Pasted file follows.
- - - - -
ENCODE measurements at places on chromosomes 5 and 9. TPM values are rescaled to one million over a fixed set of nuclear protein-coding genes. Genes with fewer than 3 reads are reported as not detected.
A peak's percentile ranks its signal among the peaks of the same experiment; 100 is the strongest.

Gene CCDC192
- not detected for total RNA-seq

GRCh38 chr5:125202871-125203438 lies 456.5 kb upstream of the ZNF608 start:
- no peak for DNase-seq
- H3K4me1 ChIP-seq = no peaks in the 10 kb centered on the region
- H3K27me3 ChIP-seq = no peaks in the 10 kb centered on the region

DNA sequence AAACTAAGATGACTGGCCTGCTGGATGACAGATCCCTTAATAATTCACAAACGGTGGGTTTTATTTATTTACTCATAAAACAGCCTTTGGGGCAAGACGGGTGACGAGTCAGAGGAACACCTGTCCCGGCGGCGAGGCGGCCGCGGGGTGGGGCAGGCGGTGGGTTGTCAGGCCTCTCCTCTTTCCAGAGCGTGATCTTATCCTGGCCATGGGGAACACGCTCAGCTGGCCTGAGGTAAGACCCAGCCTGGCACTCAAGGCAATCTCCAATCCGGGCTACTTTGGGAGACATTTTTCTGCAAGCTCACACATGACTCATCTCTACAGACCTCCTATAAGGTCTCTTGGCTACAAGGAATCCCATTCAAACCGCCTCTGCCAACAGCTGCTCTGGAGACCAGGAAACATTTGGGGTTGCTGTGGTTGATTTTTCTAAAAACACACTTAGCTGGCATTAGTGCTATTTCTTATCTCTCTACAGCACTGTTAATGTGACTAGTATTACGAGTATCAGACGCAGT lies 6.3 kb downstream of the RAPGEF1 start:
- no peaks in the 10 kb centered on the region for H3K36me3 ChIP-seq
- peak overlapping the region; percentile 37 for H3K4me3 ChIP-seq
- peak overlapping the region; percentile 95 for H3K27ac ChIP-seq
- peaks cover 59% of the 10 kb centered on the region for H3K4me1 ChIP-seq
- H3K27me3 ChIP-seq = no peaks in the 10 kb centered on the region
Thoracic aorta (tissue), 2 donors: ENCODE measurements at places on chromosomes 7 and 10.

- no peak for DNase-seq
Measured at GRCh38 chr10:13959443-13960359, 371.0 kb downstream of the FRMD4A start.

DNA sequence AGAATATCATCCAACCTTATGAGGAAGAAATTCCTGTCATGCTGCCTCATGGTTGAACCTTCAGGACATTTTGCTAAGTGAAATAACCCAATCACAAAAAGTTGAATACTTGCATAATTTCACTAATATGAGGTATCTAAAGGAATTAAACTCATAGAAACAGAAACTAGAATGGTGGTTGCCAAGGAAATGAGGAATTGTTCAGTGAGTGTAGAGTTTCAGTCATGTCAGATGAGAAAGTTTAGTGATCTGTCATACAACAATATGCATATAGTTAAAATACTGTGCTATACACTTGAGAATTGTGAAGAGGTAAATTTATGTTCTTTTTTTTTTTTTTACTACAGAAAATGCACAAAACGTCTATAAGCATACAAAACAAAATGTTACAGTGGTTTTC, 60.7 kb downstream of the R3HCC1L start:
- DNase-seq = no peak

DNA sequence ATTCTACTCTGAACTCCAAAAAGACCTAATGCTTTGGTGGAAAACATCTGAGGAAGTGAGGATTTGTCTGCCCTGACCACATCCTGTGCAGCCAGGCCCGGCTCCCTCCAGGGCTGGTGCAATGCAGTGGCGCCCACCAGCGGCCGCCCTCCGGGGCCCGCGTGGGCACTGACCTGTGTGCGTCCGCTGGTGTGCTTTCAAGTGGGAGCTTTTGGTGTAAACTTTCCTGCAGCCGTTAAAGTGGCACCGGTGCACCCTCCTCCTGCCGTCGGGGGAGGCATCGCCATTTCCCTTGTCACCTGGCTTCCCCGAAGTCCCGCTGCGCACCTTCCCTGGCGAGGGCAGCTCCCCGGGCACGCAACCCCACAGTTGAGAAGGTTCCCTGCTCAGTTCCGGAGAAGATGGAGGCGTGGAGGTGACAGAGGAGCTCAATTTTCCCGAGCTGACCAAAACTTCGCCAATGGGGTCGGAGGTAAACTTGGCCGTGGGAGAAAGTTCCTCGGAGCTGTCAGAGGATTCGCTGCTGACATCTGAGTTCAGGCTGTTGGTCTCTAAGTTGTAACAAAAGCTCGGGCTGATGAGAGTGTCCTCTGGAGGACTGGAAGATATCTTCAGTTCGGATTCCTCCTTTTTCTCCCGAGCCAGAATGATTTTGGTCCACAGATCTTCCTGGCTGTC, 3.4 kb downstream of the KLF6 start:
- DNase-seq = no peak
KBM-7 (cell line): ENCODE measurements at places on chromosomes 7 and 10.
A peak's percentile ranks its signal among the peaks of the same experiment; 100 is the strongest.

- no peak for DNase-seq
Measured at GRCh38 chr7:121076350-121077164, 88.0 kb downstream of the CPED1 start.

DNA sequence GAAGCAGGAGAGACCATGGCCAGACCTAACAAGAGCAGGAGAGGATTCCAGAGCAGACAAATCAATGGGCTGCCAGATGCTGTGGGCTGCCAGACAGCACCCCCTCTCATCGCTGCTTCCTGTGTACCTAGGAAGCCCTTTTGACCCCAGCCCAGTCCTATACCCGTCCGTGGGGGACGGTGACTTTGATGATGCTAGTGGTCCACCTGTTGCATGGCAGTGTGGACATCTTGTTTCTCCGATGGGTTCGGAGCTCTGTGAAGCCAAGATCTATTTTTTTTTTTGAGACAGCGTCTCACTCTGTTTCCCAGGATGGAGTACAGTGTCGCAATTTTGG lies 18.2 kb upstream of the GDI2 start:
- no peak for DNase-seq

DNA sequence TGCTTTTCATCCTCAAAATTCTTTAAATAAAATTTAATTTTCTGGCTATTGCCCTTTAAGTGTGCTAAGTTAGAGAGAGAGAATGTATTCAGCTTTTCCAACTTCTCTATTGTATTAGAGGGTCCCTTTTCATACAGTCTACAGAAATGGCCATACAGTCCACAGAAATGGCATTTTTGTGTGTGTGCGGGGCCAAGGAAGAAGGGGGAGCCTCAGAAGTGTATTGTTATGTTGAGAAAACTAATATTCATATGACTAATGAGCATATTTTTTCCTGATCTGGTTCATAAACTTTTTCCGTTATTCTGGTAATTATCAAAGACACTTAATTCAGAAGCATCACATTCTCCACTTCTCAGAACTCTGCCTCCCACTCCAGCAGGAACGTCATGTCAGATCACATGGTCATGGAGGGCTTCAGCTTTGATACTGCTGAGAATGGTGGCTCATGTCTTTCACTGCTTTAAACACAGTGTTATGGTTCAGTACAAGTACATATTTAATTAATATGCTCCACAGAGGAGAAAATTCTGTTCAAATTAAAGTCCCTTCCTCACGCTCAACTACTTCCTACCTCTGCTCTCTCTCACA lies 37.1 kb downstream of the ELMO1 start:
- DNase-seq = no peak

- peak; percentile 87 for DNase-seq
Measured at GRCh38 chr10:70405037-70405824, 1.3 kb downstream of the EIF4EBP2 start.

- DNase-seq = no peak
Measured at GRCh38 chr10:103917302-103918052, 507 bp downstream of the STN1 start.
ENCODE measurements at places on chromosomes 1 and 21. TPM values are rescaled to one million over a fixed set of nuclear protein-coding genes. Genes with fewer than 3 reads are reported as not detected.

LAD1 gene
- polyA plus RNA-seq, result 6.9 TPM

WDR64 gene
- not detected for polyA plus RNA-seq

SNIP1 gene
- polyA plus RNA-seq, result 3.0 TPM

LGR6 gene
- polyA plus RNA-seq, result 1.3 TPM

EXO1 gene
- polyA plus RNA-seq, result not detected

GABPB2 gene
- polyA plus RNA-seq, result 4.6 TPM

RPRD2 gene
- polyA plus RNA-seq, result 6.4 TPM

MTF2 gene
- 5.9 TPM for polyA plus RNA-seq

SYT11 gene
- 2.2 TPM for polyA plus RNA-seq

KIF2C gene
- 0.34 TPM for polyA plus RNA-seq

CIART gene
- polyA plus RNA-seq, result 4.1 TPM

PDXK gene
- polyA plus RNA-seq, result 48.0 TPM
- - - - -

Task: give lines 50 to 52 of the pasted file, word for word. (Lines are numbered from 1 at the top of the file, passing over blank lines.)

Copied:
- 5.9 TPM for polyA plus RNA-seq

SYT11 gene
- 2.2 TPM for polyA plus RNA-seq